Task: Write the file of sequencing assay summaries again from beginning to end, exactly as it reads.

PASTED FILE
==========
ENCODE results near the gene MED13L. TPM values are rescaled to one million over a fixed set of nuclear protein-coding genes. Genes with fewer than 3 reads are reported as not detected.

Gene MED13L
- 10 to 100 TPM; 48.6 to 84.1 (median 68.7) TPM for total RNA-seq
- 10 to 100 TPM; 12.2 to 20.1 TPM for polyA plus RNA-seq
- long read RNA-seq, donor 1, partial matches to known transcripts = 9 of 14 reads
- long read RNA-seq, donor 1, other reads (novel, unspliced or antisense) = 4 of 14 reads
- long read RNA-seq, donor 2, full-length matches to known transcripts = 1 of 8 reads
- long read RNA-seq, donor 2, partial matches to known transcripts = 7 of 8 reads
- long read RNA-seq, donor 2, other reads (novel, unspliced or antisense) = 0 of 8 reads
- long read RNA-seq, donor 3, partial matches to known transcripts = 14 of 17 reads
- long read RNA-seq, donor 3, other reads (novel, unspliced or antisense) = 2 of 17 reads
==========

ENCODE results near the gene MED13L. TPM values are rescaled to one million over a fixed set of nuclear protein-coding genes. Genes with fewer than 3 reads are reported as not detected.

Gene MED13L
- 10 to 100 TPM; 48.6 to 84.1 (median 68.7) TPM for total RNA-seq
- 10 to 100 TPM; 12.2 to 20.1 TPM for polyA plus RNA-seq
- long read RNA-seq, donor 1, partial matches to known transcripts = 9 of 14 reads
- long read RNA-seq, donor 1, other reads (novel, unspliced or antisense) = 4 of 14 reads
- long read RNA-seq, donor 2, full-length matches to known transcripts = 1 of 8 reads
- long read RNA-seq, donor 2, partial matches to known transcripts = 7 of 8 reads
- long read RNA-seq, donor 2, other reads (novel, unspliced or antisense) = 0 of 8 reads
- long read RNA-seq, donor 3, partial matches to known transcripts = 14 of 17 reads
- long read RNA-seq, donor 3, other reads (novel, unspliced or antisense) = 2 of 17 reads